1. “But according to Germany’s Auto Motor und Sport, Renault and Ferrari are now running out of time to prepare meaningful upgrades to their ‘power units’ before 2015. The report said neither engine maker even looks set to use all the available ‘tokens’ of allowed performance upgrades by the end-of-February freeze deadline.”

    Laughable. There is a big riot going on about the power units while Renault and Ferrari cant even “spend” all of their tokens for next season? That means getting rid of the engine token system won’t matter anyway as I think, I think Ferrari & Renault – RBR can’t buy extra time.

    How can they expect to use all of the allowed tokens for 2016 if they cant seem to use all of them for 2015? Why arent they pushing for a mid-season engine update? Exactly who is ruining the sport again?

    • Thats a rage post about Ferrari and RBR btw. ;D
      They’re playing the victim part, like they’re being held back by the rules while they have been making the wrong decisions.

      • Precisely, it’s like a football team playing badly and losing a game and then blaming the ref!!!

  2. My 2 cents here:
    1) When the rules related to the engine (or any part of the car) change so dramatically, there should always be the possibility to have significant updates at least for a couple of years. Otherwise there’s a concrete risk for monopoly. Honestly, this season had some pretty entertaining races, but the championship was “killed” by Mercedes. I hope next year there will be at least 2 or 3 contendant for the title.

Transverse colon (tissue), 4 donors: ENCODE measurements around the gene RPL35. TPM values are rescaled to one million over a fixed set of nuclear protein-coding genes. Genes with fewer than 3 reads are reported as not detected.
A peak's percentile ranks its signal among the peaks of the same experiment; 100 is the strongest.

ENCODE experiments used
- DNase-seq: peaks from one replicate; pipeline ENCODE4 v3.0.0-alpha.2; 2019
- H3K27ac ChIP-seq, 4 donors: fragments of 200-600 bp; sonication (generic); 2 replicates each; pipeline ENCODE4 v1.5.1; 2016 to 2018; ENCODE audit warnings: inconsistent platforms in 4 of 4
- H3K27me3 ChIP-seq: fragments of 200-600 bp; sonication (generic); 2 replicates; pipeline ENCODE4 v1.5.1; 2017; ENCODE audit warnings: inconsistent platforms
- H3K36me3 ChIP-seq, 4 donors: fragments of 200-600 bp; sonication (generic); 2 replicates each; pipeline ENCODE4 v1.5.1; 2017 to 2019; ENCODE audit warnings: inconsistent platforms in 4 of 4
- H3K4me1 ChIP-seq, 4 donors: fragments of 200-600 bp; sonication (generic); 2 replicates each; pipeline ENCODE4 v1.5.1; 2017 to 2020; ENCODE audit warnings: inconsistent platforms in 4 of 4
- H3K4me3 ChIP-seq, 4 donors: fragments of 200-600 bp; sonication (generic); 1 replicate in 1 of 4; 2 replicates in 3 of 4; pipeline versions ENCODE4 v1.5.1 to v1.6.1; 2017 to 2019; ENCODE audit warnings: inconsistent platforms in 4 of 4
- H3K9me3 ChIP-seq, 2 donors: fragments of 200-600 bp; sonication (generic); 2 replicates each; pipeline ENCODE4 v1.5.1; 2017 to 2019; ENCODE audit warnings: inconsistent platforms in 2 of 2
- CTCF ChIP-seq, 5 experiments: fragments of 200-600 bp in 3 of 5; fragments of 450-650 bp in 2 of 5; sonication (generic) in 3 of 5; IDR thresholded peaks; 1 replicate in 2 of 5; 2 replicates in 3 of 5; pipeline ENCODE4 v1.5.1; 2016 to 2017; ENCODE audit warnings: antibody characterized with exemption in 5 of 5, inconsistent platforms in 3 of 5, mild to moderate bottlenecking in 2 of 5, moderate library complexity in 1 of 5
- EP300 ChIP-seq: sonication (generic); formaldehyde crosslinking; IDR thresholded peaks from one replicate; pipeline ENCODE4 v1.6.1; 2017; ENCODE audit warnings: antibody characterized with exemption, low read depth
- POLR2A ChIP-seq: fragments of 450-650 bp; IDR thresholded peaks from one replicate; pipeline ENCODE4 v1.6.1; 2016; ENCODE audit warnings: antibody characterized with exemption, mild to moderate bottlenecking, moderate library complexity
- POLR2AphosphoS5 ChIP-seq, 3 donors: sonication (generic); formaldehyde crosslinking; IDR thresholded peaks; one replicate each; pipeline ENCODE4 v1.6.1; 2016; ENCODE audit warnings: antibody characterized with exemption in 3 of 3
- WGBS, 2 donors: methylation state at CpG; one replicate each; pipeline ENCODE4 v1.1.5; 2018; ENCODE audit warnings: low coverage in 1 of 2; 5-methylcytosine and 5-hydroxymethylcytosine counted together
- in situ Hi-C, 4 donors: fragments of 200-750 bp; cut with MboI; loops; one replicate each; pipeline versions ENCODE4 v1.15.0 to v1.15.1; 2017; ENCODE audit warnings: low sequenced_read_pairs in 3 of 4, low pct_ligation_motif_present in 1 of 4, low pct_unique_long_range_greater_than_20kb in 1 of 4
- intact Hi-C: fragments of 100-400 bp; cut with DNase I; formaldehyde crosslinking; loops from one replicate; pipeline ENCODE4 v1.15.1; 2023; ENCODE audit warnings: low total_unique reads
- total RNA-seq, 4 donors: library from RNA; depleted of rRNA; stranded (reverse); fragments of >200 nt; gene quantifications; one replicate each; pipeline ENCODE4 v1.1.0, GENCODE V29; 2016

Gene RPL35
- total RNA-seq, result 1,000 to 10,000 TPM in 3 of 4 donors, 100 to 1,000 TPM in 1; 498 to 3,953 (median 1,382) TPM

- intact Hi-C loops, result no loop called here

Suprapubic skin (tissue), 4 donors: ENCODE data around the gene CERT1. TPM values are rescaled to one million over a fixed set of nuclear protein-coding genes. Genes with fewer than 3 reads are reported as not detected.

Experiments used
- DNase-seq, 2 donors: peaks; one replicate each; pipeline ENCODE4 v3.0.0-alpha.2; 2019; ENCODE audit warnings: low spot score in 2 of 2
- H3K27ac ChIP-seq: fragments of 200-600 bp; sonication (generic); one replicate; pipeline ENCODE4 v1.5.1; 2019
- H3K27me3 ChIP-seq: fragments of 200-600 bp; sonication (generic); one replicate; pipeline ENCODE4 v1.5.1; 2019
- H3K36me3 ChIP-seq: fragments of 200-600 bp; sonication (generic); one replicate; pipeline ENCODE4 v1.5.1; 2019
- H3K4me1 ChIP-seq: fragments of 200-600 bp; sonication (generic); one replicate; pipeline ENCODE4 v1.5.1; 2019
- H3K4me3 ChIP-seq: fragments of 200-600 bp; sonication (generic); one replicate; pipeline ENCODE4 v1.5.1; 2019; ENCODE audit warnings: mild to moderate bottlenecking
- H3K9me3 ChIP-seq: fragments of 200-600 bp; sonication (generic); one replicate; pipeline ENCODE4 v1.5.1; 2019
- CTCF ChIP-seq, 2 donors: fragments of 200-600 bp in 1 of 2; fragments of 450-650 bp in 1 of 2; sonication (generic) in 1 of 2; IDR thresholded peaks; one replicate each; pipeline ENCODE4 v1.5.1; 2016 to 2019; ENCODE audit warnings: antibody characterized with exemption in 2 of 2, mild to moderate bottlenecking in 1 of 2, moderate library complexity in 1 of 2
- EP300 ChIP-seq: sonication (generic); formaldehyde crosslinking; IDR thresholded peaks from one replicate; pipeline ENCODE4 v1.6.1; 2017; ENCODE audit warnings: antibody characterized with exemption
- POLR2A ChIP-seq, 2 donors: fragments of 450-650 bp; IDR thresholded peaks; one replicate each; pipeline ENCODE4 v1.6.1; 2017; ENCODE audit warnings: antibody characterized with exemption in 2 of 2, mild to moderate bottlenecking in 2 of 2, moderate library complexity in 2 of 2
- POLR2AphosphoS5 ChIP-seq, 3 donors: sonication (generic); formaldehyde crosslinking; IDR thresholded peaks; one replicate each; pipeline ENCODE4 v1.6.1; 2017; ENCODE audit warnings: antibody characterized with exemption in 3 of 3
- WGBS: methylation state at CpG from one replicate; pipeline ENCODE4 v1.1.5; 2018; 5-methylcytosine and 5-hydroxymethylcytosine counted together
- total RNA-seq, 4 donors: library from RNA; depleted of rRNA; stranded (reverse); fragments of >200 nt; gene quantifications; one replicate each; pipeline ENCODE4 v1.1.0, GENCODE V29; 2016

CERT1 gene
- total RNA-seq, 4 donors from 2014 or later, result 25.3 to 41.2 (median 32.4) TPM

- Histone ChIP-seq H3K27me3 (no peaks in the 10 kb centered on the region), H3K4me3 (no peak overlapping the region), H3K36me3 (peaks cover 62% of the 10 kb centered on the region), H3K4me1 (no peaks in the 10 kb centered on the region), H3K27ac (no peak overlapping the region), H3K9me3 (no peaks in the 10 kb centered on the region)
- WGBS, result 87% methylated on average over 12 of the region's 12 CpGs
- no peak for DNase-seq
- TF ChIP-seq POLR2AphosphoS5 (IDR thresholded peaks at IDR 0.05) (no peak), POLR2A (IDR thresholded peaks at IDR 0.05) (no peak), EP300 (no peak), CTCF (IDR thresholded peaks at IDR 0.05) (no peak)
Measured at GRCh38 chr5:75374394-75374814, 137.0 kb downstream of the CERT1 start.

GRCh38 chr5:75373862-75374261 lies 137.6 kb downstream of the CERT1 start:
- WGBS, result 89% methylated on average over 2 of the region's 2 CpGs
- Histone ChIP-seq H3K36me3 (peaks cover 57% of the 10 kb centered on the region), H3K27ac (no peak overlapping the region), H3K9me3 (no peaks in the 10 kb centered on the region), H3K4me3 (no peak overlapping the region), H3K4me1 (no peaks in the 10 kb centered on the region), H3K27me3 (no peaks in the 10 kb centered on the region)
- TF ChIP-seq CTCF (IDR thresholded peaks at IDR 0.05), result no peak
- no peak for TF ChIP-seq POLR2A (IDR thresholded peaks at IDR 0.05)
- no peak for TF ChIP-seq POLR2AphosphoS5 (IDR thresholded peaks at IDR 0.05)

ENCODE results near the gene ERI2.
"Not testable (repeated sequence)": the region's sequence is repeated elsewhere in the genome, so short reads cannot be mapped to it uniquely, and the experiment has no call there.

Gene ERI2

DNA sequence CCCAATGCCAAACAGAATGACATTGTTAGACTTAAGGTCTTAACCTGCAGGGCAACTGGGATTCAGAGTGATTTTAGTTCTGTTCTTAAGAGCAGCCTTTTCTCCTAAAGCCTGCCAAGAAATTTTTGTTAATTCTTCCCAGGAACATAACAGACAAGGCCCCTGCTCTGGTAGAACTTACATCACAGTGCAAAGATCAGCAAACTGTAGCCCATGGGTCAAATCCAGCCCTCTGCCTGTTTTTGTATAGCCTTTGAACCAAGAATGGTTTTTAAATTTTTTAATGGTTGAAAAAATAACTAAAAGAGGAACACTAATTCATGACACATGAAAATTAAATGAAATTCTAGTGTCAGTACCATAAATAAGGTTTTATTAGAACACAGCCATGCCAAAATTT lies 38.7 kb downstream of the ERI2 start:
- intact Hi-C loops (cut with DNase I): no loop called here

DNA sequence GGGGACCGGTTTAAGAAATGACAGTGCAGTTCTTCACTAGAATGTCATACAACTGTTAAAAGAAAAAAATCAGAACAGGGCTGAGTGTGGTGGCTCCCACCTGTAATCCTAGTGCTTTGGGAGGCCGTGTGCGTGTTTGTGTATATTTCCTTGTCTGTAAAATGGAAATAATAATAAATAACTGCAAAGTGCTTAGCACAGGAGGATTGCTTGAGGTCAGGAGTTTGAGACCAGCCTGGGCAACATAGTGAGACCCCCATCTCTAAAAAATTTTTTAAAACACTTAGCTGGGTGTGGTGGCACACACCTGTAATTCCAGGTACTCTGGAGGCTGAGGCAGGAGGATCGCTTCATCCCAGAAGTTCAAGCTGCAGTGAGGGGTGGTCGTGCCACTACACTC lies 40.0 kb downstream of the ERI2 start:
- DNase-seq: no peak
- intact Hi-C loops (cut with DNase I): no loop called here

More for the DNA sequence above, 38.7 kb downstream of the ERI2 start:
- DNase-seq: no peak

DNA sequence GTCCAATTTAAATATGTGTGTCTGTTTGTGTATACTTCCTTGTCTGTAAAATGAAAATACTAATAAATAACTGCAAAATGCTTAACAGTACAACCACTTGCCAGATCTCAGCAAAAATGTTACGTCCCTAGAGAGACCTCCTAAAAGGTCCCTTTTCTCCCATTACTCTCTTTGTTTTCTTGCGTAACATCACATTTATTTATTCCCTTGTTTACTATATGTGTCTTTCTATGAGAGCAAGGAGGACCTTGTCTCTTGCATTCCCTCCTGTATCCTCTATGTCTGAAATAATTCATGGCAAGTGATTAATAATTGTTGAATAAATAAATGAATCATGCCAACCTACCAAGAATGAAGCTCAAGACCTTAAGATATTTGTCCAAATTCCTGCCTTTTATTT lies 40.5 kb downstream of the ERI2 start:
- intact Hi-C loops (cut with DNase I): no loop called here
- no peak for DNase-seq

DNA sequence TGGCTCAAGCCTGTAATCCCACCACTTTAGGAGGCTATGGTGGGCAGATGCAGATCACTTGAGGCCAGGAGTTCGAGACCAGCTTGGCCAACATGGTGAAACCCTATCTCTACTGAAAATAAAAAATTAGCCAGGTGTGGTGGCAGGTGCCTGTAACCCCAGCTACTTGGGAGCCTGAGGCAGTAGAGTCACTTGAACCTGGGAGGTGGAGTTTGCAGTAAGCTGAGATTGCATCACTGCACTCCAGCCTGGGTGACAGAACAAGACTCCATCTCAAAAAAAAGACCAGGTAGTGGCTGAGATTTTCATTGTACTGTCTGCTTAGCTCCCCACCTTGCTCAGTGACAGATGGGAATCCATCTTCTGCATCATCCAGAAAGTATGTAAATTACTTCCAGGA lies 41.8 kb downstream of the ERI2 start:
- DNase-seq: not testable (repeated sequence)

2) Ferrari has been doing a horrible job in developing the car through the championship in the past years. My theory is that they do a lot of development pre championship and somehow reach the limit of the car somewhere sooner than the others, therefore is the car is a lemon, well, they’re stuck with it.
    That said, it is quite inexcusable that today they are late with the development of the new engine, considering that they basically gave up on the F14T months ago.

    • Great to hear from you Walter and points well made

      … But don’t Williams, Force India and Lotus (was McLaren) have Mercedes engines too?

      • True, however, Williams and McLaren started the season with an evident performance gap compared to the top teams (reminiscent of last year’s relatively poor performance).
        Williams also took some … odd choices in terms of race strategy.
        Force India, in my opinion, is limited by budget, so they take much longer to “tune” their cars. They end up the season always higher than when they started: for example, noticeably ahead of Ferrari in terms of race pace.
        I am very happy to see Williams back at the top: it has been too long; the performance gap that they had last year compared to the top teams was huge and they did, evidently, an excellent job in taking advantage of the Mercedes engine.
        Why was McLaren unable to match Williams, is not very clear to me: I have the feeling that the years with Whitmarsh must have left a deeper internal scar than visible to the outside world.